WASHINGTON: Adviser on Finance Miftah Ismail has said that Pakistan will not compromise on its security interests even if the United States (US) cancels all its aid to the country.

In an interview to The Financial Times, he also criticised US President Donald Trump’s Jan 1 tweet in which he vowed to change the nature of America’s relationship with Pakistan, which he claimed was based on “nothing but lies and deceit”.

“Some guy wakes up early in the morning and tweets; I don’t know what the … he tweets,” Mr Ismail said.

Three days after Mr Trump’s New Year morning tweet, the Trump administration suspended its security assisting to Pakistan and asked Islamabad to prove its commitment to fighting all terrorist groups operating in the region if it wants the aid to be restored.

Mr Ismail, however, said such pressures cannot force Islamabad to abandon its security interests. Islamabad fears that the United States is purposely giving India a larger role in Afghanistan, enabling it to use the Afghan territory for stirring troubles in Pakistan.

Pakistani officials claim that India has helped TTP set up camps inside Afghanistan, which they now use for launching attacks into Pakistan.

“We are the sixth or seventh-largest country in the world and have the seventh-largest standing army in the world,” Mr Ismail told Financial Times. “We’re not going to compromise on our security interest, on our national interest, based on a few hundred million dollars, I promise you that.”

Mr Ismail also claimed that Washington was teaming up with New Delhi, saying: “I think that America and India probably together were just focused on embarrassing Pakistan”.

Despite this, the United States and Pakistan have stayed engaged. Since January, several senior US civil and military officials have visited Islamabad for consultations on President Trump’s South Asia strategy, which seeks to defeat Taliban, both politically and militarily. Earlier this month, Prime Minister Shahid Khaqan Abbasi and Foreign Secretary Tehmina Janjua also visited Washington to share their views with US officials.

Last week, Washington sent yet another envoy, Ambassador Alice Wells, to Islamabad who told Pakistani officials that the United States wants to stay engaged with all levels of the Pakistani government for talks on eliminating terrorism from the region.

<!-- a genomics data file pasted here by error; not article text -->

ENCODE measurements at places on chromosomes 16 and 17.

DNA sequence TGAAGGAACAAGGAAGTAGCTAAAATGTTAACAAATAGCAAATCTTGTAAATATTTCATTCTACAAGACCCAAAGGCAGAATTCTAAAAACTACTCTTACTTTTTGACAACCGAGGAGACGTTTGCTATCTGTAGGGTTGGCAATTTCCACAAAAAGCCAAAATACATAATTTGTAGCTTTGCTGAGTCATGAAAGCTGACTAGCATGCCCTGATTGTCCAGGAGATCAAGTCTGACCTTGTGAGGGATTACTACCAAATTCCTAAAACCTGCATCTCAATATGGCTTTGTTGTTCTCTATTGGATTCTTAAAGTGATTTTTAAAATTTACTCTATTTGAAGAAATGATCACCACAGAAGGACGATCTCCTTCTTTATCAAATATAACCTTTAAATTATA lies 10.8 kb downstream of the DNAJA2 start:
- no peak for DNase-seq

But a Pakistani official said this weekend that both sides were still looking for a ‘common ground’ to make these talks more useful.

Mohammad Faisal, a spokesman for the ministry of foreign affairs told the US-backed Radio Free Europe that “the main purpose of these talks” was to “find that common ground”.

But a spokesperson for the US State Department told Dawn in Washington that the United States holds regular talks with Pakistan on issues of mutual concern and this engagement involves all levels of government.

He said the relationship between the US and Pakistan was based on a broad range of shared interests, which include “a commitment to defeat all terrorist groups that threaten regional stability and security, and a desire to build economic and commercial ties that benefit both countries”.

The US official said that in her meetings with Pakistani officials, Ambassador Wells had reviewed the bilateral relationship and regional issues - particularly Afghanistan and an Afghan-led peace process.

“These conversations are part of an ongoing and routine dialogue between the United States and Pakistan on the South Asian strategy and Pakistan’s stated commitment to eliminate all terrorist groups present in the country, as well as our shared interests in building economic and commercial ties,” the US spokesperson said.

“We meet and talk regularly, at all levels of government, in Washington, Islamabad and elsewhere, to discuss our bilateral relationship and Pakistani support for our South Asia strategy.”

He said that this regular enga­ge­ment with Pakistan “focuses on how we can work together to advance Afghanistan’s stability through a negotiated process, to defeat all terrorist groups that threaten regional stability, and to address Pakistan’s legitimate regional concerns”.

Published in Dawn, April 3rd, 2018



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